Posted by Megan Gaminde on Apr 23, 2015 in Blog, Kenya, OVC | 0 comments
I still remember the first day I heard his story. As I read, I sat at my desk and cried. His story and photos stirred something in me, and I found myself longing to somehow help him.
You see, Manasseh is a seven year old boy who was born with spinal bifida. This condition is so severe that he has no use of his legs. Along with other health complications, Manasseh is unable to run or jump or play. And living in Kenya, he has limited access to medical care or therapy.
When I first read his story, I heard it as one full of sadness and brokenness- a reminder that things are not as they should be.
But as soon as I walk into his home later that same year, it becomes obvious that his story is not desperately sad. Rather, it is one of hope and of redemption:
The challenges are many for a family whose child is born with special needs, and even more so in Kenya. Apart from isolation and lack of support from the community, families experience a chaos that comes from within. Oftentimes, fathers will claim that they could have never produced such a child and accuse their wives of becoming pregnant from another man.
And so, mothers begin to care for their disabled children alone, lacking their husband’s emotional support if not also their financial contributions. The costs for medical care is high, and many indigenous belief systems deny modern medicine as a credible venue to healing. Even if the child receives the care he needs, the parents’ understanding of their child’s condition still remains hazy at best. Many times, caretakers are not educated on the realities that their child with disabilities will face nor are they taught much about the causes or the cures available.
Support from others is sporadic at best. Different ministries and individuals may be moved to offer assistance for a time, but their compassion and concern eventually wanes. And families are forced to watch many well-meaning supporters come and go with little consistency.
These factors compounded together create feelings of isolation and helplessness for both mother and child. To be alone with these challenges is certainly a frightening thing.
Much of this story was a reality for Manasseh and his mother. Lack of support from family and community along with the inconsistency of well-meaning donors has made them skeptical of anyone who shows concern.
Manasseh is paralyzed from the waist down. He spends most of his days on the couch in his home since a wheelchair hasn’t been readily accessible for him. He used to attend a preschool just down the road, but his growing respiratory challenges have made this no longer possible.
Even in the face of these difficulties, Manasseh’s buoyant spirit and quick laughter are sustained. His joy in spite of his circumstances is inspiring at the very least.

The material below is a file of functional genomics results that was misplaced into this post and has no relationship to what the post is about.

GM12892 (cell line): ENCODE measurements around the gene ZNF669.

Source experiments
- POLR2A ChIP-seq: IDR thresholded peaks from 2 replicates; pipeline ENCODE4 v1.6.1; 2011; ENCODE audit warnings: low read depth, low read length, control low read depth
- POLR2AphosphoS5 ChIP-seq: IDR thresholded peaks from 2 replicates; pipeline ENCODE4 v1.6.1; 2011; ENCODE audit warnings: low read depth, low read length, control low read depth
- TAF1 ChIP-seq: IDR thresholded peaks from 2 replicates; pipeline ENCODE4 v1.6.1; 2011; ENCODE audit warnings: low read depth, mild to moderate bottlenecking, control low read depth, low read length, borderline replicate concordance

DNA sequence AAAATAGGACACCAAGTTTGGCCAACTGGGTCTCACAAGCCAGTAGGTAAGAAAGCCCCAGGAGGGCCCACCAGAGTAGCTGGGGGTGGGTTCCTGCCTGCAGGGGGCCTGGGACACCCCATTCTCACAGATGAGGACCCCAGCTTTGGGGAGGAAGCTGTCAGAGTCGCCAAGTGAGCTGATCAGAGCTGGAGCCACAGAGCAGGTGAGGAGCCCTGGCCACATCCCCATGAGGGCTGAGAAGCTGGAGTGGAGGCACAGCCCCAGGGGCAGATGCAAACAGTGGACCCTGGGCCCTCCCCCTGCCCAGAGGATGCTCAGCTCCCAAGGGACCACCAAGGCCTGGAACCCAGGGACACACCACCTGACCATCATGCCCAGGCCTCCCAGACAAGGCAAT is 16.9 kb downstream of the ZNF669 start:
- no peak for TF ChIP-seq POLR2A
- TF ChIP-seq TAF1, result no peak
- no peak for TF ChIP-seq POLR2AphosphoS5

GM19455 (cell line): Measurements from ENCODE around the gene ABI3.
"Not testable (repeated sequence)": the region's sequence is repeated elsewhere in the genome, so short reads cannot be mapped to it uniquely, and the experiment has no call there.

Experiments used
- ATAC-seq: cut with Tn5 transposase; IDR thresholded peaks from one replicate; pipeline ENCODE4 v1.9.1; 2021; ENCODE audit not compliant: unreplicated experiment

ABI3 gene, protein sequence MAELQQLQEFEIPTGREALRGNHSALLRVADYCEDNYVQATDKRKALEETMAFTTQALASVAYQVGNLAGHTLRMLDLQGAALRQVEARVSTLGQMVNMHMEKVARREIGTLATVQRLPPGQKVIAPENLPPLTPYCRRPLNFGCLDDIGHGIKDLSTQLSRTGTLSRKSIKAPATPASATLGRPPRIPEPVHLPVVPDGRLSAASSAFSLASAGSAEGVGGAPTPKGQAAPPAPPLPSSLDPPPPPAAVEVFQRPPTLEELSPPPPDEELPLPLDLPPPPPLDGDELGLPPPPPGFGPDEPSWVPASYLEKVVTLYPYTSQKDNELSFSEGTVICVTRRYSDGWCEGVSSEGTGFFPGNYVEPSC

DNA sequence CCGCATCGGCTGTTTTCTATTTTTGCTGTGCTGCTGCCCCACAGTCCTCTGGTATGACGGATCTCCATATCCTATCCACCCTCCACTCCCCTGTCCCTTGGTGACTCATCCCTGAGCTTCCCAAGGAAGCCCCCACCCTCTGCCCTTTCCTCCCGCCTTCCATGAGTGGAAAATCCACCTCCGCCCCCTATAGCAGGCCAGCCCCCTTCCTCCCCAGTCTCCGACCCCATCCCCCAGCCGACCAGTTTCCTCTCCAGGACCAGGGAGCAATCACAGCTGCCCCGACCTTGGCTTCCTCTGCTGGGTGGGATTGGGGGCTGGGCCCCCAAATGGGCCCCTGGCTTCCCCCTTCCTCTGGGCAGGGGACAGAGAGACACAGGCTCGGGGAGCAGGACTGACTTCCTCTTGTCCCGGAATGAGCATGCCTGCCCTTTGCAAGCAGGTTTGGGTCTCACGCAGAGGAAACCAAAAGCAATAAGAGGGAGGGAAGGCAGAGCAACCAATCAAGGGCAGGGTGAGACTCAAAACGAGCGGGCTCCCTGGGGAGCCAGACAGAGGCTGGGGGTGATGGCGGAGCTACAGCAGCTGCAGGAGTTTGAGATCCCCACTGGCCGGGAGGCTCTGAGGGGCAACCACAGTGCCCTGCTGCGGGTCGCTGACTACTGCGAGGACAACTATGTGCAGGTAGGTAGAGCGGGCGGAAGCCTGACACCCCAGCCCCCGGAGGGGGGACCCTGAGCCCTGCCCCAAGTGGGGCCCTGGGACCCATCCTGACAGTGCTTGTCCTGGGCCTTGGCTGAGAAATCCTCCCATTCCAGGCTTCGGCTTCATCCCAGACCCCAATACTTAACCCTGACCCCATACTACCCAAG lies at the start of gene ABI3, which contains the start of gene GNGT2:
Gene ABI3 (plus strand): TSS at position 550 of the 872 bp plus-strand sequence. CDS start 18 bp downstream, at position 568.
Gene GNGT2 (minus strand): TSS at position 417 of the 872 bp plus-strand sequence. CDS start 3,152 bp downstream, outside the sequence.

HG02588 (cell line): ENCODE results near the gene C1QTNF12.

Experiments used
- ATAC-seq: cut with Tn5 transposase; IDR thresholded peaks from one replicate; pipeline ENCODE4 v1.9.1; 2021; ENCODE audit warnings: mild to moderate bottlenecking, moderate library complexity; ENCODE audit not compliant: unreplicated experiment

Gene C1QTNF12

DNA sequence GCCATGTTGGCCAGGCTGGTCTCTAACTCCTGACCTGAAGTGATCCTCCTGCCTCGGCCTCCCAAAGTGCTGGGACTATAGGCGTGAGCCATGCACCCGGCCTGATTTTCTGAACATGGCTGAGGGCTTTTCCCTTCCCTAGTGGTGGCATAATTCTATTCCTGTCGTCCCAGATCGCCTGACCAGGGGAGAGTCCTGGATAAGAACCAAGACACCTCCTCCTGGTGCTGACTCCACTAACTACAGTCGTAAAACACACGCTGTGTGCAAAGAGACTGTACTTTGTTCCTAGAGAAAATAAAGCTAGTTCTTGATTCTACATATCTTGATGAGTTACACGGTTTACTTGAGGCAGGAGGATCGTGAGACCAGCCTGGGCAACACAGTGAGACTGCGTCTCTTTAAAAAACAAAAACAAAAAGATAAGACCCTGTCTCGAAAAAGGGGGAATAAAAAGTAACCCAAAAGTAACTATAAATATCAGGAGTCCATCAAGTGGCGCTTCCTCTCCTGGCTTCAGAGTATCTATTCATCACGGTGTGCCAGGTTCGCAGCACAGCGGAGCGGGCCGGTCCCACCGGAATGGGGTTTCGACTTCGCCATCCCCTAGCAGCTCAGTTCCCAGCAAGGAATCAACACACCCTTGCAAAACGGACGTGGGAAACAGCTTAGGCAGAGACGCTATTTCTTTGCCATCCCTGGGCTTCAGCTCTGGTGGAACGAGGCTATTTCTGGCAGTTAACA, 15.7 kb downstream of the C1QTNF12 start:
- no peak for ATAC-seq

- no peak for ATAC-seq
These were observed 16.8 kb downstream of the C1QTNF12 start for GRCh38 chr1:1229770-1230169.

Manasseh loves to watch soccer (or football), and he keeps a soccer ball sitting beside him throughout the day. As he holds the ball, he looks up innocently and asks, “Why don’t my legs work? Why can’t I kick this ball?”
There aren’t many good answers to this question- not for Manasseh and not for us. We look around at all the things in the world that “aren’t working”, and we wonder why. Christ has promised us that He is making all things new, but for now we are left with the tension of living in a broken world.
Since Manasseh has joined the OVC Kenya program, his life has taken some significant changes. He and his mother know that we are committed to their cause; we aren’t going anywhere. We are pursuing answers and solutions for their family so that they can live as normally as possible.
Manasseh has recently started occupational therapy through the monthly gifts of his advocates. He has a tutor that comes to his home a few days each week to work with him. He has been fitted for a new wheelchair that will improve his posture and strengthen his upper body.
Manasseh is experiencing hope. His mother feels the support of a community that cares about her well-being and about the development of her son. Local leadership of OVC Kenya visits their home regularly. This hope of a better life for Manasseh reminds us of a greater Hope we all share. For both us and Manasseh’s family, this life is not easy. But we have a God who has come to us in our brokenness and has redeemed us.
The now and not yet of our salvation is highlighted in stories like Manasseh’s. The love of Christ is demonstrated through the church’s care for the least of these. When I think of Manasseh and his story, I no longer cry; I smile. I smile because I know he feels loved. I smile because God has given him the gift of joy. I smile because my heart is reminded of our Heavenly Father and of His work in this world.
OVC Kenya is a partnership ministry focused on caring for orphans and vulnerable children in Kenya. Through monthly gifts, these children receive schooling and care through their local church. We value the unique needs of each individual child, which means that stories like Manasseh’s receive specialized assessment and care. OVC Kenya is committed to a long-term partnership with these children and their churches in order to bring about generational change in Kenya and around the world.
For more information, visit our webpage or follow us on Facebook.
Posted by Megan Gaminde on Apr 21, 2015 in Blog | 1 comment
In just a few short weeks, thousands of volunteers from across the Upstate will join together to serve their communities. As a church, we want the individuals and groups of our body to be key contributors to this community event.
It’s not put on by Grace Church; it wasn’t even our idea. But for us, it’s a priority. If Hands On Community Day isn’t already on your calendar, here are a few reasons why it should be:
1. We live here.
Whether you’ve only lived in the Upstate for a few months, or you’ve been here your whole life, this is your home. In Jeremiah 29, God commands the exiled Israelites to own the cause of their city, Babylon, in such a way that the city is made better by their presence. As the church, we want this to be true for Greenville.
2. Our neighbors live here.